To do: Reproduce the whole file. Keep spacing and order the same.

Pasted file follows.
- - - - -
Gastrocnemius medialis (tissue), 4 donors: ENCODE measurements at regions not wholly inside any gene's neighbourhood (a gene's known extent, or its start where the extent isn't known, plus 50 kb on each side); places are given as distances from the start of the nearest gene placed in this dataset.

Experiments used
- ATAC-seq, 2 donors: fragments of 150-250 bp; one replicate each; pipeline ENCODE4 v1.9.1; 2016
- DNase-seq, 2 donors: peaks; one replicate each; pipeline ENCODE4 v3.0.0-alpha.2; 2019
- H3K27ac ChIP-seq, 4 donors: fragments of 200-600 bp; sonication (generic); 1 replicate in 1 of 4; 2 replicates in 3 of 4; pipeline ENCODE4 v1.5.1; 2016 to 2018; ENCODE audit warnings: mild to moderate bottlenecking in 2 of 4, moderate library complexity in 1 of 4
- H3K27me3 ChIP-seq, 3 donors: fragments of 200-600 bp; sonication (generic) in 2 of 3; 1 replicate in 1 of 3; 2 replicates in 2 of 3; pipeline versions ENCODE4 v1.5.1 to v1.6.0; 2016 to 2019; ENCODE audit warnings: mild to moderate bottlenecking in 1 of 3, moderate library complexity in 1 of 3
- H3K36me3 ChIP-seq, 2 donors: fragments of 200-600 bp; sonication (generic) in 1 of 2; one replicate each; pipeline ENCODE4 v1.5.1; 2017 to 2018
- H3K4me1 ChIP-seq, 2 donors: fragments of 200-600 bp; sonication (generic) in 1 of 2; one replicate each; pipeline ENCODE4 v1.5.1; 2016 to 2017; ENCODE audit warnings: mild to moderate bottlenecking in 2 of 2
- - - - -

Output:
Gastrocnemius medialis (tissue), 4 donors: ENCODE measurements at regions not wholly inside any gene's neighbourhood (a gene's known extent, or its start where the extent isn't known, plus 50 kb on each side); places are given as distances from the start of the nearest gene placed in this dataset.

Experiments used
- ATAC-seq, 2 donors: fragments of 150-250 bp; one replicate each; pipeline ENCODE4 v1.9.1; 2016
- DNase-seq, 2 donors: peaks; one replicate each; pipeline ENCODE4 v3.0.0-alpha.2; 2019
- H3K27ac ChIP-seq, 4 donors: fragments of 200-600 bp; sonication (generic); 1 replicate in 1 of 4; 2 replicates in 3 of 4; pipeline ENCODE4 v1.5.1; 2016 to 2018; ENCODE audit warnings: mild to moderate bottlenecking in 2 of 4, moderate library complexity in 1 of 4
- H3K27me3 ChIP-seq, 3 donors: fragments of 200-600 bp; sonication (generic) in 2 of 3; 1 replicate in 1 of 3; 2 replicates in 2 of 3; pipeline versions ENCODE4 v1.5.1 to v1.6.0; 2016 to 2019; ENCODE audit warnings: mild to moderate bottlenecking in 1 of 3, moderate library complexity in 1 of 3
- H3K36me3 ChIP-seq, 2 donors: fragments of 200-600 bp; sonication (generic) in 1 of 2; one replicate each; pipeline ENCODE4 v1.5.1; 2017 to 2018
- H3K4me1 ChIP-seq, 2 donors: fragments of 200-600 bp; sonication (generic) in 1 of 2; one replicate each; pipeline ENCODE4 v1.5.1; 2016 to 2017; ENCODE audit warnings: mild to moderate bottlenecking in 2 of 2